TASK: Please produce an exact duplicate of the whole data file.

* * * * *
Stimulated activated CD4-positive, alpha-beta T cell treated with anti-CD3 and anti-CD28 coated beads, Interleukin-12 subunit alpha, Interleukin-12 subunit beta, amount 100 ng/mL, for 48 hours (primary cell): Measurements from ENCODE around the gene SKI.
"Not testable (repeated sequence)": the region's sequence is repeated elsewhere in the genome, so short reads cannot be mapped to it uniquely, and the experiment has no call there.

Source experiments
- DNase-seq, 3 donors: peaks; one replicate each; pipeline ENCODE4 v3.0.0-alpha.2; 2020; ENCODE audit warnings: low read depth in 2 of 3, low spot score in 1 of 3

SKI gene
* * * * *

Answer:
Stimulated activated CD4-positive, alpha-beta T cell treated with anti-CD3 and anti-CD28 coated beads, Interleukin-12 subunit alpha, Interleukin-12 subunit beta, amount 100 ng/mL, for 48 hours (primary cell): Measurements from ENCODE around the gene SKI.
"Not testable (repeated sequence)": the region's sequence is repeated elsewhere in the genome, so short reads cannot be mapped to it uniquely, and the experiment has no call there.

Source experiments
- DNase-seq, 3 donors: peaks; one replicate each; pipeline ENCODE4 v3.0.0-alpha.2; 2020; ENCODE audit warnings: low read depth in 2 of 3, low spot score in 1 of 3

SKI gene